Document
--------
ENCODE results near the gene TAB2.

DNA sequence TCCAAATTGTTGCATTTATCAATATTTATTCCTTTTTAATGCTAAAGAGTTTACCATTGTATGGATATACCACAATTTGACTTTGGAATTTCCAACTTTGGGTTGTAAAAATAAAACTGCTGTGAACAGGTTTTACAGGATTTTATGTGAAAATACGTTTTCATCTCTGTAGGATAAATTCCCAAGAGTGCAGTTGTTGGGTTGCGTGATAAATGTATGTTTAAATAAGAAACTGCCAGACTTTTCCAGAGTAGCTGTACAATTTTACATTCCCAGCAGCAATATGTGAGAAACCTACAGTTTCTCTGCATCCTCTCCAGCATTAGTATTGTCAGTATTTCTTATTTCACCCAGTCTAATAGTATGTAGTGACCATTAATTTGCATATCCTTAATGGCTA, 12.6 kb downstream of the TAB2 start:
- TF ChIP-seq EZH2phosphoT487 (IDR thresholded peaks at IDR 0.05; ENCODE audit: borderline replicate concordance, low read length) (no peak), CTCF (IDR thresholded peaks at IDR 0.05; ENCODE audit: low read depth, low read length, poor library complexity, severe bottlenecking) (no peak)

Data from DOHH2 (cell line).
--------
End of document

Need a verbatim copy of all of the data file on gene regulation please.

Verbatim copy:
ENCODE results near the gene TAB2.

DNA sequence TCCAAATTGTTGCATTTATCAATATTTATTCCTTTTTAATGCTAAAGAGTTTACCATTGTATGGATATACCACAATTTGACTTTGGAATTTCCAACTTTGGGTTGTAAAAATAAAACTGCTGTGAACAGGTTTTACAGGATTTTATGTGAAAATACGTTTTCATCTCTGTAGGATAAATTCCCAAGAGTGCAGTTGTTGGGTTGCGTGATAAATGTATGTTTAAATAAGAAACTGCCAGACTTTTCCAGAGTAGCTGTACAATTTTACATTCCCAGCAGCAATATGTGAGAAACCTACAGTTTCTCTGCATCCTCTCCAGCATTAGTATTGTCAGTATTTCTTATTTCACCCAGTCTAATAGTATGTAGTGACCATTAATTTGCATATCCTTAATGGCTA, 12.6 kb downstream of the TAB2 start:
- TF ChIP-seq EZH2phosphoT487 (IDR thresholded peaks at IDR 0.05; ENCODE audit: borderline replicate concordance, low read length) (no peak), CTCF (IDR thresholded peaks at IDR 0.05; ENCODE audit: low read depth, low read length, poor library complexity, severe bottlenecking) (no peak)

Data from DOHH2 (cell line).